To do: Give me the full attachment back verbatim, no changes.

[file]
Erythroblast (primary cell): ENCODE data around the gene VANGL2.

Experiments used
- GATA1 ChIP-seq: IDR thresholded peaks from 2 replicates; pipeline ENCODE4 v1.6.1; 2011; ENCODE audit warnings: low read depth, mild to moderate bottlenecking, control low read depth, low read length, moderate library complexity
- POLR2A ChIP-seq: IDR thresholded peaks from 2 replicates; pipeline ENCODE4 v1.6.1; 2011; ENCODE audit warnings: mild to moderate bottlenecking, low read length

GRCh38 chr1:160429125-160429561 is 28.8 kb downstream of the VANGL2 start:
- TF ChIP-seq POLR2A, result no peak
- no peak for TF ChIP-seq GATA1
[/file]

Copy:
Erythroblast (primary cell): ENCODE data around the gene VANGL2.

Experiments used
- GATA1 ChIP-seq: IDR thresholded peaks from 2 replicates; pipeline ENCODE4 v1.6.1; 2011; ENCODE audit warnings: low read depth, mild to moderate bottlenecking, control low read depth, low read length, moderate library complexity
- POLR2A ChIP-seq: IDR thresholded peaks from 2 replicates; pipeline ENCODE4 v1.6.1; 2011; ENCODE audit warnings: mild to moderate bottlenecking, low read length

GRCh38 chr1:160429125-160429561 is 28.8 kb downstream of the VANGL2 start:
- TF ChIP-seq POLR2A, result no peak
- no peak for TF ChIP-seq GATA1